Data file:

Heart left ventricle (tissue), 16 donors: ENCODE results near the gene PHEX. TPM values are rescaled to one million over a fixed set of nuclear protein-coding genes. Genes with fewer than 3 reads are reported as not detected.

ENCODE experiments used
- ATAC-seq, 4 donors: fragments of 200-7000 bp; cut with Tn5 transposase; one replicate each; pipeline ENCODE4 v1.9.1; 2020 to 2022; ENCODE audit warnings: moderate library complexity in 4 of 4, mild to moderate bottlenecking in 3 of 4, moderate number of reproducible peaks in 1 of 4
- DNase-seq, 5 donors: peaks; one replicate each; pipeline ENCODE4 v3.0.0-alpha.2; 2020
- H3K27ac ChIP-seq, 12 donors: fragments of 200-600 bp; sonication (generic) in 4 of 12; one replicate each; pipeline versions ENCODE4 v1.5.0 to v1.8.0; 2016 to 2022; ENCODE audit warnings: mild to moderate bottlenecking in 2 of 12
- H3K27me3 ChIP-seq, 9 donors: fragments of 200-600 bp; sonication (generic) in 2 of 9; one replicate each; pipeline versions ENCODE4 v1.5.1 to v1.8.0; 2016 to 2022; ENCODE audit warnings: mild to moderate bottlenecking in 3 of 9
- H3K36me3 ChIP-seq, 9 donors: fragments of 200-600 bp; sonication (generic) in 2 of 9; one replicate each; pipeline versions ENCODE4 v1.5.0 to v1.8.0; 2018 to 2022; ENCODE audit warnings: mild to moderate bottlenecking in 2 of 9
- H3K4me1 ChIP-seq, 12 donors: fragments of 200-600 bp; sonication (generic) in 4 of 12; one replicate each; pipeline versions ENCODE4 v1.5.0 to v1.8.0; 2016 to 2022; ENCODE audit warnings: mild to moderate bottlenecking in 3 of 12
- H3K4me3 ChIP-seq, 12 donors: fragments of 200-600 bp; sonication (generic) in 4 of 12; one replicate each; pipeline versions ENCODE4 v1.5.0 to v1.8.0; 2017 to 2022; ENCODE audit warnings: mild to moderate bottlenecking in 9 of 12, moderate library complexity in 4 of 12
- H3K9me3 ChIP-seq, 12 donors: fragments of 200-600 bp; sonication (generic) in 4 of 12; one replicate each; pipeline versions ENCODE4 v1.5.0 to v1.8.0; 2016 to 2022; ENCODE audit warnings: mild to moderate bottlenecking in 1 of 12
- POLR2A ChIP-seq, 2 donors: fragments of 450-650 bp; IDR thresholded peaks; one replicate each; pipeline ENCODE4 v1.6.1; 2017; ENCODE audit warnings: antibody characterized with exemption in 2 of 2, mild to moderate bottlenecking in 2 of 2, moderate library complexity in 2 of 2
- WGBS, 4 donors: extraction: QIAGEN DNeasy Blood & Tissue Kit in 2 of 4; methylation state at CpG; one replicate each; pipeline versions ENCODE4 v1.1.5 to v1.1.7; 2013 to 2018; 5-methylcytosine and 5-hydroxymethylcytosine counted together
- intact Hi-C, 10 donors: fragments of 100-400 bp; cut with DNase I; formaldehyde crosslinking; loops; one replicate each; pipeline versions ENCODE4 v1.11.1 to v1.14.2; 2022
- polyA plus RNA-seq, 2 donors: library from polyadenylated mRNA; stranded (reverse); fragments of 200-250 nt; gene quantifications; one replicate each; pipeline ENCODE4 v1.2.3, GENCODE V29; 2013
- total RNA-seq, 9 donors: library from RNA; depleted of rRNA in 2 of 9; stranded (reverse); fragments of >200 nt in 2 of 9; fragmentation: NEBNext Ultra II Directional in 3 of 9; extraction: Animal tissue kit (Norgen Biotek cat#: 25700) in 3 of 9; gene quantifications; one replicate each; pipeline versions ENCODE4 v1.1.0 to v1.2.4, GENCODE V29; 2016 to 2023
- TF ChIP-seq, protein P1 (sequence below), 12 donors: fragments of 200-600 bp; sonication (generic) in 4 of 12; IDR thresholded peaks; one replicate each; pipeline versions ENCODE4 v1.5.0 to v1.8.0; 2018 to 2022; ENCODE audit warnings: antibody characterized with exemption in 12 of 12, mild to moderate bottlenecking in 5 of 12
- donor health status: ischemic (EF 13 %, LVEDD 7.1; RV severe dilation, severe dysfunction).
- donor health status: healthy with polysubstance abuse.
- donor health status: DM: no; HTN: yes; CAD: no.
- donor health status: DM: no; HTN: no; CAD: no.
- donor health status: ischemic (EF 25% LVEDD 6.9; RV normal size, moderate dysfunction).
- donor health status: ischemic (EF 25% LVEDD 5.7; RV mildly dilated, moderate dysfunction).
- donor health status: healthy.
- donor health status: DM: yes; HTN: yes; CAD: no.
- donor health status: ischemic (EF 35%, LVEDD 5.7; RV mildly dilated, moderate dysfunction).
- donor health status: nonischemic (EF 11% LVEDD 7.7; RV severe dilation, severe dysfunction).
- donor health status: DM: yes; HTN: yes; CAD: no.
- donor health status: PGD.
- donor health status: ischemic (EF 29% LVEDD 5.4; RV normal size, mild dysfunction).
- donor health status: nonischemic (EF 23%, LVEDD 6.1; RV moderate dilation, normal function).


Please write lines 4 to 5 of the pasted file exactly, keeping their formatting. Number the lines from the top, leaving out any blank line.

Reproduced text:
- DNase-seq, 5 donors: peaks; one replicate each; pipeline ENCODE4 v3.0.0-alpha.2; 2020
- H3K27ac ChIP-seq, 12 donors: fragments of 200-600 bp; sonication (generic) in 4 of 12; one replicate each; pipeline versions ENCODE4 v1.5.0 to v1.8.0; 2016 to 2022; ENCODE audit warnings: mild to moderate bottlenecking in 2 of 12